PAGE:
After creating the Problem-Oriented Medical Record and SOAP note format, Dr. Weed spent decades tirelessly advocating for the creation of systems to augment medical thinking. VisualDx is dedicated to Dr. Weed’s vision of augmented intelligence and the primacy of the patient in medical decision making. We encourage all students, residents, and physicians to view his 1971 Emory University Internal Medicine Grand Rounds.

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VisualDx Resources for Educators and Students

In addition to the VisualDx system, we create resources to be used in conjunction with VisualDx. These resources engage the learner in clinical decision making and improve their knowledge of the proper use of information technology.

Visualizing Clinical Decision-Making in Medical Education and Training

At VisualDx we are thinking about, and innovating upon, these fundamental challenges:

  • How do we improve clinical reasoning and differential diagnosis skills?

  • How do we improve the learner’s logical competence?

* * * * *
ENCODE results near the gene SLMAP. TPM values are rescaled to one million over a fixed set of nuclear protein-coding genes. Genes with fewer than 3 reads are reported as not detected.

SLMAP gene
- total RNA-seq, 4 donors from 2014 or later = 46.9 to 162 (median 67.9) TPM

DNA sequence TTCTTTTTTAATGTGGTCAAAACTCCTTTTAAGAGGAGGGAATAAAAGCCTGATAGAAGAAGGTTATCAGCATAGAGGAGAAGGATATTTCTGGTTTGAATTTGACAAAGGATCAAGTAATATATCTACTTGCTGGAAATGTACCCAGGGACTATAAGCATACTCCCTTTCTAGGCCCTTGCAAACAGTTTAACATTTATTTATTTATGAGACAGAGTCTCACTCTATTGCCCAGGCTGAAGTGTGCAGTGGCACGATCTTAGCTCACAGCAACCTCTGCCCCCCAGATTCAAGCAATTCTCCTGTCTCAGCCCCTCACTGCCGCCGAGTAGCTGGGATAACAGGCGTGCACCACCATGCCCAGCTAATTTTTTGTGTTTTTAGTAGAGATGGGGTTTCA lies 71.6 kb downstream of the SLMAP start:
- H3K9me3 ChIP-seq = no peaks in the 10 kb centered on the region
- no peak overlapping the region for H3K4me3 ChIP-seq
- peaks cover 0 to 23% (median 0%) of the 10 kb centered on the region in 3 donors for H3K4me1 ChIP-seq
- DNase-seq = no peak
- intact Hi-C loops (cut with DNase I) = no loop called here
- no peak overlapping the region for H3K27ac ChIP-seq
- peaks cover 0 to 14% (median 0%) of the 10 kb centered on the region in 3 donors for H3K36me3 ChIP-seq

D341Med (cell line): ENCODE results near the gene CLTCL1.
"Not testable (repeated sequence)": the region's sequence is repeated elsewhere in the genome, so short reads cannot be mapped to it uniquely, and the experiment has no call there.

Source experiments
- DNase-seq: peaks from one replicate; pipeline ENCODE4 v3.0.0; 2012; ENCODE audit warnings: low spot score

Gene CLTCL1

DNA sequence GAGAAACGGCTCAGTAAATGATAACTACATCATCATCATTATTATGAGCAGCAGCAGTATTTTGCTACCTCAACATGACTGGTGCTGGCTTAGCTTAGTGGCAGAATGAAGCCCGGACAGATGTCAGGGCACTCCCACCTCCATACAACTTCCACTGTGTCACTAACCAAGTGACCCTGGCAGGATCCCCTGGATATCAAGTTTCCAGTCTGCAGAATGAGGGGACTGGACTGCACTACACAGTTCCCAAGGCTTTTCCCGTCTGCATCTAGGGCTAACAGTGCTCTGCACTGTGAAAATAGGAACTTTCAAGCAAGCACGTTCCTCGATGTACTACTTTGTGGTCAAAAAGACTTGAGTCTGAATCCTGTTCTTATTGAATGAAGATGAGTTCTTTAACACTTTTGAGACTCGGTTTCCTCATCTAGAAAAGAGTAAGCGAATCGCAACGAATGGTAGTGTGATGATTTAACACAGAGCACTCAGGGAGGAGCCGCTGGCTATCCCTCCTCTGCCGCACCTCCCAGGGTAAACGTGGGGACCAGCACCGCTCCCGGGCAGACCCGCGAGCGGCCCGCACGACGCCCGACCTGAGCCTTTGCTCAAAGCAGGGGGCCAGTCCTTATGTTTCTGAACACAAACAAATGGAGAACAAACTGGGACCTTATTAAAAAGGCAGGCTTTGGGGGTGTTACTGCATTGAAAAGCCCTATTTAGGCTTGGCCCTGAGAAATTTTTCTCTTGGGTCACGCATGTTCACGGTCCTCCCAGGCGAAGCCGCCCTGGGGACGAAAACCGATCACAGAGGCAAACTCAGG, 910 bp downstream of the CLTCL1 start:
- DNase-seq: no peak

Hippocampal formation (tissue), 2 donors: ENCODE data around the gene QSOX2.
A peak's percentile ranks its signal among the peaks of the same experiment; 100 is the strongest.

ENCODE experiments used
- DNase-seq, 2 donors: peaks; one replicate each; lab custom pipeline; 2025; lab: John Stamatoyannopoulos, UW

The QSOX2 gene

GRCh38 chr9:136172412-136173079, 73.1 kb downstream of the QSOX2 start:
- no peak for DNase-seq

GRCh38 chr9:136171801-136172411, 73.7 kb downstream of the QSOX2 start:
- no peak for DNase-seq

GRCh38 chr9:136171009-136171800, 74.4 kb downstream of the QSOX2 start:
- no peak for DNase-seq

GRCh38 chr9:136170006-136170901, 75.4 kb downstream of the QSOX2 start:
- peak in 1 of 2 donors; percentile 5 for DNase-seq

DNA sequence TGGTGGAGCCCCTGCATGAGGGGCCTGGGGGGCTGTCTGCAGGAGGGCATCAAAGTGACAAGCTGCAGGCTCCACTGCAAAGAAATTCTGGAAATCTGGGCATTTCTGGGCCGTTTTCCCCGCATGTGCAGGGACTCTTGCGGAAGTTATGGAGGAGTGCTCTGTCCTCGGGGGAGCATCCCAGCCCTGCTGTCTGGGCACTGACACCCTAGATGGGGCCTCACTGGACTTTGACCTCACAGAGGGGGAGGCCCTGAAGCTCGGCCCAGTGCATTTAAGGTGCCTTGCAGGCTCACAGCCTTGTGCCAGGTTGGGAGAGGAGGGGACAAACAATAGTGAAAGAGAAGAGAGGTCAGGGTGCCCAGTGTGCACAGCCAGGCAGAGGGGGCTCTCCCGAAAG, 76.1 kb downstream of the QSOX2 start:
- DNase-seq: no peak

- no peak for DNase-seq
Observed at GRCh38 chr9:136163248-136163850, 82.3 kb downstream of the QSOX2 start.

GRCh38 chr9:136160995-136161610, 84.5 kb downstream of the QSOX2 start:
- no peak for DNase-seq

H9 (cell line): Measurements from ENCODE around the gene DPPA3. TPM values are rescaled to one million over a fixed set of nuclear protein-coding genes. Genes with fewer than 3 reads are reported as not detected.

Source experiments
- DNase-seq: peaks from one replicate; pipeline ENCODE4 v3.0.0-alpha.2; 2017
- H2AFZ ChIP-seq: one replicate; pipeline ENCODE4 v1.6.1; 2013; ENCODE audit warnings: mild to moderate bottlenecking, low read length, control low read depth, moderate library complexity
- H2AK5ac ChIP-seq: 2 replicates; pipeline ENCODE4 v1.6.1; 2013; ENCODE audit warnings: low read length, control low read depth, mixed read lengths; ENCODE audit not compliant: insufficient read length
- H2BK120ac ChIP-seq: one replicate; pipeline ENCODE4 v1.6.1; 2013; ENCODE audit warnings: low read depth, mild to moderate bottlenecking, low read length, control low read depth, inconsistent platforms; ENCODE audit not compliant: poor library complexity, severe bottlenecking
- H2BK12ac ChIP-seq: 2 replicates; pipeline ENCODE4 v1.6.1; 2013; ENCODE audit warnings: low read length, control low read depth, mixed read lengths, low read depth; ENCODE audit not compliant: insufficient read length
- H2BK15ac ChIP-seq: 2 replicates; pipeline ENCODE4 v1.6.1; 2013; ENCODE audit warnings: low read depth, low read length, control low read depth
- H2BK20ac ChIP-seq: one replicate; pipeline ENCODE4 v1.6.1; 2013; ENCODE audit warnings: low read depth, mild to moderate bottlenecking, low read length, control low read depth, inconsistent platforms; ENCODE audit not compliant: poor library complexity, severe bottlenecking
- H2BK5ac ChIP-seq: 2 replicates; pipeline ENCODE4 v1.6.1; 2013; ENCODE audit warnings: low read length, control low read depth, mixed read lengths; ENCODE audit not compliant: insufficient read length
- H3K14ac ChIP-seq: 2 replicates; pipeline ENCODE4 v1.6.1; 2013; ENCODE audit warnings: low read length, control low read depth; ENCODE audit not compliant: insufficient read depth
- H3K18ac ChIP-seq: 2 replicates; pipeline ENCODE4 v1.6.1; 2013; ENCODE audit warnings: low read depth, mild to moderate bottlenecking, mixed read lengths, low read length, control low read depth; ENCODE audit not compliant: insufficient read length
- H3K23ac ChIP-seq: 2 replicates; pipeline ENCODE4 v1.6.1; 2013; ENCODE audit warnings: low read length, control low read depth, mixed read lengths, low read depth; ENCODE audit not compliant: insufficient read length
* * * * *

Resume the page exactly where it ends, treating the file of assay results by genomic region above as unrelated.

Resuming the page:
• How do we get our students to be life-long information acquirers of knowledge and evidence?

We offer a solution to these questions through our hybridizing clinical decision support with educational cases. By using problem-based exercises in conjunction with clinical decision support technology students develop better clinical reasoning skills and learn the importance of evidence.

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Case Vignettes

Case Vignettes Vol. 1

Use case stories to teach problem-solving with VisualDx.

Case Vignettes Vol. 2

Bites, stings, and infestations.

Case Vignettes Vol. 3

Emergency and urgent care.

Problem-Based Learning

Students learn by inputting case findings in VisualDx, reviewing the differential diagnosis, and then discussing their logic.

Top Ten Cases

For educators: Challenge your students to identify the diagnosis based on case photos. Contact us to receive a series of case lectures.

Disease Appearance: Variations in Skin Presentations